• Correct me if I'm wrong, but don't the eigenfunctions here have different eigenvalues, and hence satisfy the time-independent S.E. with different values of $E$ (i.e., they satisfy different equations)? So a linear combination of two solutions is not necessarily also a solution, unlike the case where we used separation of variables to solve the time-dependent S.E., where there was just one equation at hand. Sep 7, 2022 at 12:16
• So for example, $\hat H(X_1 Y_1 Z_1 + X_1 Y_1 Z_2) = 3E_1 X_1 Y_1 Z_1 + 6 E_1 X_1 Y_1 Z_2 \neq E(X_1 Y_1 Z_1 + X_1 Y_1 Z_2)$, where $E_1 = \pi^2\hbar^2/2ma^2$. Sep 7, 2022 at 12:30

It can be proven that any reasonable function can be expanded in terms of the $$X$$, $$Y$$, $$Z$$'s, i.e., they are complete. One can with relative ease convince oneself of this fact starting from the fact that $$X_n(x)$$ is complete in the function space of 1D functions, i.e., any single-variable function $$f(x)$$ can be expanded in terms of $$X_n(x)$$, which one knows from the mathematical knowledge of Fourier series.

Due to the above completeness with respect to 3D functions, there cannot be any other eigenfunctions. Because if there is another eigenfunction, this eigenfunction, which is also a 3D function, must be orthogonal to all the eigenfunctions already found and thus cannot be expanded into those eigenfunctions $$X$$, $$Y$$ and $$Z$$'s. This is contradictory to the above completeness which says any 3D function can be expanded in the eigenfunctions $$X$$, $$Y$$ and $$Z$$. Thus one knows all eigenfunctions have been found.

To be a little more explicit than @Emilio Pisanty.

When you write $$n^2_i$$ instead of $$-\frac{\partial^2 }{\partial x_i^2}$$, you have implicitly written the wave function as its Fourier series. The set of all the functions of this Fourier series is a complete basis (set of base functions), i.e. you can approximate every generic function as a combination of these basis functions.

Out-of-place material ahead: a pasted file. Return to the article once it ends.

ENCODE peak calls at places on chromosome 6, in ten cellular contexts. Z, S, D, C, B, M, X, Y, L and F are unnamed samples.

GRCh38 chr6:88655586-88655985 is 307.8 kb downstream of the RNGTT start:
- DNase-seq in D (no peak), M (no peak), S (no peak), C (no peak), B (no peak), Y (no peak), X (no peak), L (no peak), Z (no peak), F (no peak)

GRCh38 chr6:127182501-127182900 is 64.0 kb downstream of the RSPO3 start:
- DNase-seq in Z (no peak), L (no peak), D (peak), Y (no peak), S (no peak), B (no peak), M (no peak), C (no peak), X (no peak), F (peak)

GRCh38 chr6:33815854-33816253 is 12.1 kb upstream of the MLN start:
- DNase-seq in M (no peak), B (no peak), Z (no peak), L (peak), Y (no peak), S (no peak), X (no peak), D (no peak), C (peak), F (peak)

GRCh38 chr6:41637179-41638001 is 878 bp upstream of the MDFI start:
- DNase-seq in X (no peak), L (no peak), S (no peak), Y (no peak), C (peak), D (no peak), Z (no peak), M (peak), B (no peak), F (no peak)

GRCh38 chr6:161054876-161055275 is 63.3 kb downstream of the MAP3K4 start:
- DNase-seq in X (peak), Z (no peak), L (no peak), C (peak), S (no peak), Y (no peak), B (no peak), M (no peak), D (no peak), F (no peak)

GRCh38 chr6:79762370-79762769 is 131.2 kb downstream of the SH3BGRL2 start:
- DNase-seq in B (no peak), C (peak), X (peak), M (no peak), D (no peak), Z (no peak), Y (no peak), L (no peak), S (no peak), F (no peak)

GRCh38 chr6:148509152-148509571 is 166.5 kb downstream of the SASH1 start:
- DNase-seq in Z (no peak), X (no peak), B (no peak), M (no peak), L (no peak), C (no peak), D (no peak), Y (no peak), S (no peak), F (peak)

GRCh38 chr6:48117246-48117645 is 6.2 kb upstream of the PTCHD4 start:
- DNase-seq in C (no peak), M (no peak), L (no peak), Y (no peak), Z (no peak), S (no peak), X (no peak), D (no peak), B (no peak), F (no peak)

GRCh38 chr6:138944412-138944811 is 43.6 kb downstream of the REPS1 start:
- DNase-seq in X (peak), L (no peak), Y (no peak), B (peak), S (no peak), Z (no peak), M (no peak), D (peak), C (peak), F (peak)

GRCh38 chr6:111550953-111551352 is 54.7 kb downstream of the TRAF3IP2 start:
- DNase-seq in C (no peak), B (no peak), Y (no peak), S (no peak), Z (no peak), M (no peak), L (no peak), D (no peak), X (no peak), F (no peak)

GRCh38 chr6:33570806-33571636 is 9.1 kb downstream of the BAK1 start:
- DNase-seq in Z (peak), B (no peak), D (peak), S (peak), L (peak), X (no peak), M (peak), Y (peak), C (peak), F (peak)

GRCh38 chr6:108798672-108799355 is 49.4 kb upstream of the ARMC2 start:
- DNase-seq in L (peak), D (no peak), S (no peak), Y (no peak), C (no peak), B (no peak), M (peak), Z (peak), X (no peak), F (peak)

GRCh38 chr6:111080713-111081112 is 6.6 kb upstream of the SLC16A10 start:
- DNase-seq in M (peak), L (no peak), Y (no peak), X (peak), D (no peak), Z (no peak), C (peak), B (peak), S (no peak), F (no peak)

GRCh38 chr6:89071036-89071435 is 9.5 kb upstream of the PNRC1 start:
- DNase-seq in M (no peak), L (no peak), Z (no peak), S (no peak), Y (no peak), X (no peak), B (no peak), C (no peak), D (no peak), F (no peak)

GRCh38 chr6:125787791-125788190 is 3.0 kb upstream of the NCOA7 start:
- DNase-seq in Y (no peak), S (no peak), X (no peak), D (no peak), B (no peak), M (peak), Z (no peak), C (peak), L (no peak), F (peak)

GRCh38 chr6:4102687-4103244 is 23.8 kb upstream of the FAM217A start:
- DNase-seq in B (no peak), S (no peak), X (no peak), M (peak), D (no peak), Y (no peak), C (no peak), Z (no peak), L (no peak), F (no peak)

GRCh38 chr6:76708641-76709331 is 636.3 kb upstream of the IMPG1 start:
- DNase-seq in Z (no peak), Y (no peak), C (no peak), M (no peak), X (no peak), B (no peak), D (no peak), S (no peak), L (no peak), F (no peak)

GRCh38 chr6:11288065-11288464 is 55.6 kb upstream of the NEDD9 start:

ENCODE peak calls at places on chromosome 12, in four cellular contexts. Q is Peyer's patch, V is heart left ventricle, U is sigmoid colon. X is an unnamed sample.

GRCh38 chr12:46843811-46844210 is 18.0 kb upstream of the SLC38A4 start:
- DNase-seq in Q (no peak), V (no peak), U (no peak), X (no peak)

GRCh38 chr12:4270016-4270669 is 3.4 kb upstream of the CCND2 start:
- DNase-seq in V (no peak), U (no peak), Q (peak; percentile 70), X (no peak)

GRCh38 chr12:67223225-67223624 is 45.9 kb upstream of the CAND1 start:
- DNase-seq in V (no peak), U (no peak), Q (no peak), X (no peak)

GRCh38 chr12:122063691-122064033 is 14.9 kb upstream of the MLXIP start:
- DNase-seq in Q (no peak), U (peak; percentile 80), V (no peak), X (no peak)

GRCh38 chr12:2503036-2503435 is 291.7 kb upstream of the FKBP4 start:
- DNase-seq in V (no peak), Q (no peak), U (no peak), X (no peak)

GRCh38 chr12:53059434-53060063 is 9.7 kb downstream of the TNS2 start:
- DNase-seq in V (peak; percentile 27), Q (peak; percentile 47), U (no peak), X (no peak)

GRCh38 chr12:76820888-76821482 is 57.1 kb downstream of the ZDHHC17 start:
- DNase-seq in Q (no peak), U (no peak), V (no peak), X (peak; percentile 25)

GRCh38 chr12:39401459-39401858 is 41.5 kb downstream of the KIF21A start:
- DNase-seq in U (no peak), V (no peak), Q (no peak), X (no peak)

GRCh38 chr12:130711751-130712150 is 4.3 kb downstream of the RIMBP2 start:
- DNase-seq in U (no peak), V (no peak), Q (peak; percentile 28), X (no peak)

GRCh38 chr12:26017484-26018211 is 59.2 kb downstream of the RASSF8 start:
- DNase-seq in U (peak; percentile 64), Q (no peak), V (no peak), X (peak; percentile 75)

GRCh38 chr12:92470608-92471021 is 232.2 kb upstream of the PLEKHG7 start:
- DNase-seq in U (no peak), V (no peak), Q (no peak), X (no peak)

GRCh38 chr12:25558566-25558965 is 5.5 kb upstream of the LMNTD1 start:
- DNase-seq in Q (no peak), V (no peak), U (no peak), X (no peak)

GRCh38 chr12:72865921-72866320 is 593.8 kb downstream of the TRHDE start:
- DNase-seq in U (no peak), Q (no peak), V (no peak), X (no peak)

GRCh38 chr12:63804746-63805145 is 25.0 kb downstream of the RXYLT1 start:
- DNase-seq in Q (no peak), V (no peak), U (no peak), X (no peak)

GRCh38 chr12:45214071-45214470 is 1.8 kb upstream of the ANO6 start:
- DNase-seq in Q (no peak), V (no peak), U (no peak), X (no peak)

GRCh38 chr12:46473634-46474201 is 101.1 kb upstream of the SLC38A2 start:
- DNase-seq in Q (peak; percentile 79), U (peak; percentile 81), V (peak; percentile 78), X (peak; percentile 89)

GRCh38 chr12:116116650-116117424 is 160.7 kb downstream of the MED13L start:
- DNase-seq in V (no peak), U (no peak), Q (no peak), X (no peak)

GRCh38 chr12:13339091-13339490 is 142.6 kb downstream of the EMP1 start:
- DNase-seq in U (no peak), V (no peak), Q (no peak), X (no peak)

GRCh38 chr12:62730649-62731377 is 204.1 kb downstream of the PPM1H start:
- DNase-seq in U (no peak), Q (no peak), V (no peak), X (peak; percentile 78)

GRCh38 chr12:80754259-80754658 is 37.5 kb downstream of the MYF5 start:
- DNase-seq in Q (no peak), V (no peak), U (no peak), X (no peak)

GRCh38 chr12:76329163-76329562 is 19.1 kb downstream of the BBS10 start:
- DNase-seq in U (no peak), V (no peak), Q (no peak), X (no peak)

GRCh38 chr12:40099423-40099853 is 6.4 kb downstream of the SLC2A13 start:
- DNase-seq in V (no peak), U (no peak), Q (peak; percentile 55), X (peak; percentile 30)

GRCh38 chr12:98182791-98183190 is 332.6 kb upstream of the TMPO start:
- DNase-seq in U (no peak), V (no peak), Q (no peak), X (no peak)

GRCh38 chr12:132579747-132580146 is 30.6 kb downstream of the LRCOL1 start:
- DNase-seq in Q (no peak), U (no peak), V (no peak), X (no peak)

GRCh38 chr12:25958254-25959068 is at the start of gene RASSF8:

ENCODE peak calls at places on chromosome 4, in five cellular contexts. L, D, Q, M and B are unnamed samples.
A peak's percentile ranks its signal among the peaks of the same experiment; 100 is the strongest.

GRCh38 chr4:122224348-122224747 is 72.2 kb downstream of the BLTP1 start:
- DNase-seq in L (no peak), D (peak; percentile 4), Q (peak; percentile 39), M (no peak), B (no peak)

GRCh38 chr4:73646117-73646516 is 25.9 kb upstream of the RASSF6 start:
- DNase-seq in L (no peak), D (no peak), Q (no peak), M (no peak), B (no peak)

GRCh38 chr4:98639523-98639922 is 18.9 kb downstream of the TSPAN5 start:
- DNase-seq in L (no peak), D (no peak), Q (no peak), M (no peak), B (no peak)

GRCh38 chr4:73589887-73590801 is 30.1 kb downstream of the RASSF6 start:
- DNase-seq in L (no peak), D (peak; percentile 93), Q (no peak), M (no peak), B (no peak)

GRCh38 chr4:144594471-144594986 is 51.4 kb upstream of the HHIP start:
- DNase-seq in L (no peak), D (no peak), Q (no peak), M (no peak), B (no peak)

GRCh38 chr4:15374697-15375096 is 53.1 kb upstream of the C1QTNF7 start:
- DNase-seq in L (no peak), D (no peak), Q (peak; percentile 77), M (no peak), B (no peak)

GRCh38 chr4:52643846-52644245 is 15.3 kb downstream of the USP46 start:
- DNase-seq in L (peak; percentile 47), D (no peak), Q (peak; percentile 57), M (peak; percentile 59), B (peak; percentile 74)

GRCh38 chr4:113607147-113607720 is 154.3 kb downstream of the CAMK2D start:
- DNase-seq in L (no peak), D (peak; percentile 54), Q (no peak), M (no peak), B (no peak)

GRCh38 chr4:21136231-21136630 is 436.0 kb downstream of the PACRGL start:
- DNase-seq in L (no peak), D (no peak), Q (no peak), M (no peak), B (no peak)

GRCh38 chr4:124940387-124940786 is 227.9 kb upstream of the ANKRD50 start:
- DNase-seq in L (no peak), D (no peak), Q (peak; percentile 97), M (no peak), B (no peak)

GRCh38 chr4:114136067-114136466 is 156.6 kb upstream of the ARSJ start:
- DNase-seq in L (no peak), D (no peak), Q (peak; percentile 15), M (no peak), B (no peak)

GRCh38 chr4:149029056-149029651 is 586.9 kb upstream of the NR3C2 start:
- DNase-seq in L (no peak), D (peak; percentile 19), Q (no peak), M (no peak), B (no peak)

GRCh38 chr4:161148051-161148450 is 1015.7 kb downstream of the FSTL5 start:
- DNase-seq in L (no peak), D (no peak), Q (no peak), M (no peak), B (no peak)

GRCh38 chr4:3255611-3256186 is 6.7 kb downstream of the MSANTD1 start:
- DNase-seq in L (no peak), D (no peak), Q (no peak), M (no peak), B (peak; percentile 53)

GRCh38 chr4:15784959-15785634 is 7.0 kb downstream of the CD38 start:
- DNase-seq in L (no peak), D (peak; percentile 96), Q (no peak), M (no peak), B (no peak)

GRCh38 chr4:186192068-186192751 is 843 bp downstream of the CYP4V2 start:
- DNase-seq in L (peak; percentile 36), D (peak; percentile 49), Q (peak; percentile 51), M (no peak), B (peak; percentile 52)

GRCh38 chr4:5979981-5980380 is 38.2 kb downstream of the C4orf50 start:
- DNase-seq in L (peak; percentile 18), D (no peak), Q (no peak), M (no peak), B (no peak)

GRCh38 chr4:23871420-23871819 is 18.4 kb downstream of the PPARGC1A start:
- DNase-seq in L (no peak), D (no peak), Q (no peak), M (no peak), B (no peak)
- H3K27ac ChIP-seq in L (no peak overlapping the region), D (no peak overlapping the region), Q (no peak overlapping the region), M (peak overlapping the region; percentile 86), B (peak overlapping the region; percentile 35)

If your wave function is written as a linear composition of many base functions (eigenvectors) you can't associate a specific energy value to your function, but instead a probability associated to the contribution of its projection on the base functions.

• Thanks for the reply! Please see the comment I attached to @Emilio Pisanty's answer. Sep 7, 2022 at 12:32
• Ok, maybe I get some details I lost before. You're asking if, given a eivenvalue, the eigenfunctions you get from separations of variable are all the functions you can get. My answer is: try to do your process in the opposite direction. Given a generic function, you can write it as its Fourier series, using all the possible functions from the set of the complete basis (each of this function gives you an independent contribution, since they form an orthogonal basis). Now you can apply your operator to your function written as its Fourier series Sep 7, 2022 at 12:44
• The results you get is a linear combination of the contributions of the Fourier series, with the multiplicative coefficients equal to the eigenvalues. Sep 7, 2022 at 12:46
• Let's do a finite-dimensional example, trying to be more clear. Suppose we have a 3-d space with an orthogonal basis $\{\mathbf{v}^a_1$, $\mathbf{v}^a_2$, $\mathbf{v}^b_3\}$, being the eigenvectors of the an operator $H$, so that the first 2 have the same eigenvalue $H\mathbf{v}^a_1 = a \mathbf{v}^a_1$, $H\mathbf{v}^a_2 = a \mathbf{v}^a_2$, $H\mathbf{v}^b_3 = b \mathbf{v}^b_3$. What you're asking is equivalent to ask: given $\mathbf{v}^a_1$, $\mathbf{v}^a_2$ associated with the eigenvalue $a$, how can I be sure that there is no other eigenvector (having some contribute of $\mathbf{v}^b_3$)? Sep 7, 2022 at 12:48
• That should be equivalent to what you wrote in your last comment to @Emilio's answer Sep 7, 2022 at 12:56